Why doesn't it do this by default? [...] I shouldn't have to install another package to get the same functionality I already should have had.
I agree, which is precisely why I commented that "it would be much saner if journald automatically transcribed the logs it generated to plaintext files as well" in my first post. However, as thegarbz brought up in a comment above, it is easy to go around these defaults by installing syslog-ng. But I agree that distributions ought to do that by default.
Sure, I'll give it a try. If you put two bar magnets next to each other, they tend to flip each other around so that they point in the same direction. Now try to picture an infinitely large universe, which is filled with an infinite number of tiny bar magnets. If all of these magnets pointed in the same direction, there wouldn't be much interesting going on; since all the tiny magnets are already aligned, they won't try to flip each other over, and the universe would be a stable place. (You could still have some fun by flipping a few magnets, and watching the ripples spread as a wave throughout the universe; but that's not what I'm gonna talk about now.)
But let us now consider a different scenario: in one end of the universe, all the magnets are pointing "up", while in the other end of the universe, all the magnets are pointing "down". By themselves, both these regions are stable, since there is nothing inherently "better" about pointing up than pointing down. However, somewhere in between these two far ends of the universe, there has to be a region where the magnets change from pointing up to pointing down; and this is a region of higher energy, since you have all these tiny magnets which are constantly fighting among themselves about which way to point, and constantly trying to flip each other over. This is called a "domain wall" in the case of magnetism, which is an example of a "topological defect". This domain wall can be moved and twisted by flipping a finite number of magnets in the vicinty of the domain wall; but you can't truly get rid of it without flipping an infinite number of magnets throughout the universe, which would end up requiring an infinite amount of energy.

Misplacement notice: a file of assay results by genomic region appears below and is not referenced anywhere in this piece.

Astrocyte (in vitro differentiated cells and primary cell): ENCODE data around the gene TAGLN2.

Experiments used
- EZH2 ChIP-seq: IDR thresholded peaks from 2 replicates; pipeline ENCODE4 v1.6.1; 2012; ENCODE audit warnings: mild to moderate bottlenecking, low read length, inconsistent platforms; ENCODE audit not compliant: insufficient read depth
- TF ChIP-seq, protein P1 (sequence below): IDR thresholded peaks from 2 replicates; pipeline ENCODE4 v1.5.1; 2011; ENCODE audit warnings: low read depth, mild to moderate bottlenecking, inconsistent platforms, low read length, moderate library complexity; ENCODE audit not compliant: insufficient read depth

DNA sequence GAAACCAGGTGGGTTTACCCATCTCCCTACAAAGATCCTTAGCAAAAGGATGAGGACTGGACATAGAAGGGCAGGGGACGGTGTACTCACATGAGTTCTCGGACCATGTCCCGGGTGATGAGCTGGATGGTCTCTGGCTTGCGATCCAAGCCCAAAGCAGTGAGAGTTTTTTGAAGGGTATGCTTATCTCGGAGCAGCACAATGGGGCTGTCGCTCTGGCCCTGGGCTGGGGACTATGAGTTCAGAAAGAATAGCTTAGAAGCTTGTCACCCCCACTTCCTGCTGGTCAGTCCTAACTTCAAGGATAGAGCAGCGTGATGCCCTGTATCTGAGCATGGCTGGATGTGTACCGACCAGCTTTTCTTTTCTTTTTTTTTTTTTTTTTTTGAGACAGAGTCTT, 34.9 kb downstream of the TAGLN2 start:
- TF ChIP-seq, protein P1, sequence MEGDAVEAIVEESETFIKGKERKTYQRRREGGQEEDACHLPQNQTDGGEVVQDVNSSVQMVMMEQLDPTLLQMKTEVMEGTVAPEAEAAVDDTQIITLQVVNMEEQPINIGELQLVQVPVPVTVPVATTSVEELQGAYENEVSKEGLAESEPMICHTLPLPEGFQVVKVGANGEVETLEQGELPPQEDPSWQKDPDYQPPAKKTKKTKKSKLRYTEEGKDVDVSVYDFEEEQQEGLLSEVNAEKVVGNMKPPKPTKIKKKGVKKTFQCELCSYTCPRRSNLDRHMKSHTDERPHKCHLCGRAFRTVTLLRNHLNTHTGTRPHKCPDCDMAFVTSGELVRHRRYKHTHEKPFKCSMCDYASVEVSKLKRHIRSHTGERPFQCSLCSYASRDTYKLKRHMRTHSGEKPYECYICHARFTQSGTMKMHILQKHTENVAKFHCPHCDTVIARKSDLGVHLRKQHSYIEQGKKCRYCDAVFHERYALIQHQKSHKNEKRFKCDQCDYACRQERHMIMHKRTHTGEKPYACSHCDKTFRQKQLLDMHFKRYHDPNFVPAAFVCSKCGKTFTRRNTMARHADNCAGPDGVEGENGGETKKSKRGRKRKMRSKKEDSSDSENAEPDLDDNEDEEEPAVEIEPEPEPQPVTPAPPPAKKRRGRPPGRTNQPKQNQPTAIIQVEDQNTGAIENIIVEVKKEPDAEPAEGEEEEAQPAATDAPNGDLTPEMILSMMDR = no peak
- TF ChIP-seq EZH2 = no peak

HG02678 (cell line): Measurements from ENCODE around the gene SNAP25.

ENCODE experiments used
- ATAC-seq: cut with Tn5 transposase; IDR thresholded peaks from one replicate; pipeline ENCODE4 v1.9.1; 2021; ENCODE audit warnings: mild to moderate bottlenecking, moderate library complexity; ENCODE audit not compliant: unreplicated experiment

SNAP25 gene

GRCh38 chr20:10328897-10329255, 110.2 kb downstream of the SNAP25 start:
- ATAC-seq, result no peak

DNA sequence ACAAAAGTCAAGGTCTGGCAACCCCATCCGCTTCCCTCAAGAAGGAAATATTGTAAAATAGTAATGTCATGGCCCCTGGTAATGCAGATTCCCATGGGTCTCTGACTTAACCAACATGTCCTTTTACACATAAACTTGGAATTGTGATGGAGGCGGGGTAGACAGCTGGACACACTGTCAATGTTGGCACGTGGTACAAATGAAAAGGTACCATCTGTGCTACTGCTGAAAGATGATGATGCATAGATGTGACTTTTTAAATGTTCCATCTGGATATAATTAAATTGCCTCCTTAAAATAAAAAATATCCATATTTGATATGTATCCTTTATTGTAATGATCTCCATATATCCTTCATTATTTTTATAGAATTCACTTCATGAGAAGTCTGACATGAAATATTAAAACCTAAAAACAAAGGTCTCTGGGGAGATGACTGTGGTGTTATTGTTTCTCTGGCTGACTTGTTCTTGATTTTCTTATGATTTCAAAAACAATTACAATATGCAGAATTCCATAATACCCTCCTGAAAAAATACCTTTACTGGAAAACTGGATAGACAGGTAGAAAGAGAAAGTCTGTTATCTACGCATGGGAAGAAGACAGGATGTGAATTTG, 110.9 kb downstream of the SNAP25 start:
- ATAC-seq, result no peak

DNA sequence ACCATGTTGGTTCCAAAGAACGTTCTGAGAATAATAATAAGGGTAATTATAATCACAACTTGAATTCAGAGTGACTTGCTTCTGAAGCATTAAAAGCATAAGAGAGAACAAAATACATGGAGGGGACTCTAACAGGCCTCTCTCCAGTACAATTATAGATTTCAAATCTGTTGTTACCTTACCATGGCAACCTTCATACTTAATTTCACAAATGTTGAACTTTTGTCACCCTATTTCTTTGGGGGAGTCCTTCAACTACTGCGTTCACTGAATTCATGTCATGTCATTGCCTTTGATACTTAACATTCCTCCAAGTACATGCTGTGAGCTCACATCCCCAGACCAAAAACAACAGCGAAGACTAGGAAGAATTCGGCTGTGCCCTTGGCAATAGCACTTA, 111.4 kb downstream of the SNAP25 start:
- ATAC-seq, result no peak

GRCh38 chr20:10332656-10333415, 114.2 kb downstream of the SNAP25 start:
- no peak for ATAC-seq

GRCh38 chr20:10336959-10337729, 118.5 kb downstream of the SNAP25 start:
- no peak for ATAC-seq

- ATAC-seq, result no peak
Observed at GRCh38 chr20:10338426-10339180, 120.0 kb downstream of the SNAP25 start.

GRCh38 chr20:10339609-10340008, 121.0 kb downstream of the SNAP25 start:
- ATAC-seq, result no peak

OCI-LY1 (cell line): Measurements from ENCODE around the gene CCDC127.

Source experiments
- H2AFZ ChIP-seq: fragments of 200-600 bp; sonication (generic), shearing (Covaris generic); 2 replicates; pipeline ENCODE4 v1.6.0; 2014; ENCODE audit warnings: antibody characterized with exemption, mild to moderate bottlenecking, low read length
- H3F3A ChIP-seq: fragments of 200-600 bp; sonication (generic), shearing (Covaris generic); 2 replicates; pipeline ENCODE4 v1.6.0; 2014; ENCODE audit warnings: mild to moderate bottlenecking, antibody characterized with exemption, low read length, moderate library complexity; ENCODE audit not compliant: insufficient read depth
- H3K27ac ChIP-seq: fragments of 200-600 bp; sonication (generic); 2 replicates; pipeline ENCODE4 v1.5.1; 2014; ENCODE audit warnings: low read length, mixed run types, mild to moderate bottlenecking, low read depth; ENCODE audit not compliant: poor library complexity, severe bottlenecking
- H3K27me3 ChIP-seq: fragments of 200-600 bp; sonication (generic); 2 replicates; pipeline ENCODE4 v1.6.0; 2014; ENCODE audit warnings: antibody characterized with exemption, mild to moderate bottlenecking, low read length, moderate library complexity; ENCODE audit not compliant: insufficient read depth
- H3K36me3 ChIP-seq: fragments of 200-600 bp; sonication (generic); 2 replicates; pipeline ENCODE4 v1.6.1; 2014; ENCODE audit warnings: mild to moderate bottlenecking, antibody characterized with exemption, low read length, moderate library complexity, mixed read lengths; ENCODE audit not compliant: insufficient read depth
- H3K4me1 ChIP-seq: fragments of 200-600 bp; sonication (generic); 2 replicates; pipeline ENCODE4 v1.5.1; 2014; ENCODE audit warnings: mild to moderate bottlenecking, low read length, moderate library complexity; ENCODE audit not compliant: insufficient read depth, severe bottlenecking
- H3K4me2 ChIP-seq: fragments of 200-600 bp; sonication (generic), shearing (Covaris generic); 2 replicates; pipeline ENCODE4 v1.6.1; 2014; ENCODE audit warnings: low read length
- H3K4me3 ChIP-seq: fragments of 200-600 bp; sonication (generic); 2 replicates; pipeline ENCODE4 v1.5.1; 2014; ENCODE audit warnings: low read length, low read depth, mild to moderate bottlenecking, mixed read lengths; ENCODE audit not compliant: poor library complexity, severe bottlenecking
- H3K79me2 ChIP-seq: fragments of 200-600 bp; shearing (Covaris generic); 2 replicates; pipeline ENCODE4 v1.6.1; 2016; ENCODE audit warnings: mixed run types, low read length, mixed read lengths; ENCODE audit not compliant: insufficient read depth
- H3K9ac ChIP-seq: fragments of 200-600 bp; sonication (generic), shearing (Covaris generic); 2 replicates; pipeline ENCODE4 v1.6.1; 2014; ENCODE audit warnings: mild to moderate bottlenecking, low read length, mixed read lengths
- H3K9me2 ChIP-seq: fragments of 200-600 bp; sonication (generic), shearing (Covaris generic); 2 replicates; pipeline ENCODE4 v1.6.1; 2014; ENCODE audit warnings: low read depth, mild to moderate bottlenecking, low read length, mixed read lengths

In some quantum field theories, you get analogous situations where a theory has multiple stable "vacuum solutions". If the universe contains fields like that, we would then have two possible scenarios: (i) the entire universe has the same vacuum state (corresponding to all the magnets pointing in the same direction); or (ii) the universe could in principle consist of different stable regions with different vacuum states, with an unstable region called a "topological defect" inbetween, where the different vacua fight for dominance.
My sister opened a computer store in Hawaii. She sells C shells down by the seashore.